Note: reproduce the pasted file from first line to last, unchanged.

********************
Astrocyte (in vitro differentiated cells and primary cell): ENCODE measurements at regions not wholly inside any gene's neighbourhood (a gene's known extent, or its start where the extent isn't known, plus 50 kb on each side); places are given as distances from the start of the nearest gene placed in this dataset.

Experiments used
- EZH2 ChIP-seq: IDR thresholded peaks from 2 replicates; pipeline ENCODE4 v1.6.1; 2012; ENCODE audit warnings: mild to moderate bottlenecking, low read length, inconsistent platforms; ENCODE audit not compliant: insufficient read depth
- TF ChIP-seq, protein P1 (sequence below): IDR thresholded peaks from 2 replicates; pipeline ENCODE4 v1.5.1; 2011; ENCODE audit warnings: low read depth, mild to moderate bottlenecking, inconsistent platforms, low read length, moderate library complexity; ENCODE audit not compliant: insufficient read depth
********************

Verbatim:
Astrocyte (in vitro differentiated cells and primary cell): ENCODE measurements at regions not wholly inside any gene's neighbourhood (a gene's known extent, or its start where the extent isn't known, plus 50 kb on each side); places are given as distances from the start of the nearest gene placed in this dataset.

Experiments used
- EZH2 ChIP-seq: IDR thresholded peaks from 2 replicates; pipeline ENCODE4 v1.6.1; 2012; ENCODE audit warnings: mild to moderate bottlenecking, low read length, inconsistent platforms; ENCODE audit not compliant: insufficient read depth
- TF ChIP-seq, protein P1 (sequence below): IDR thresholded peaks from 2 replicates; pipeline ENCODE4 v1.5.1; 2011; ENCODE audit warnings: low read depth, mild to moderate bottlenecking, inconsistent platforms, low read length, moderate library complexity; ENCODE audit not compliant: insufficient read depth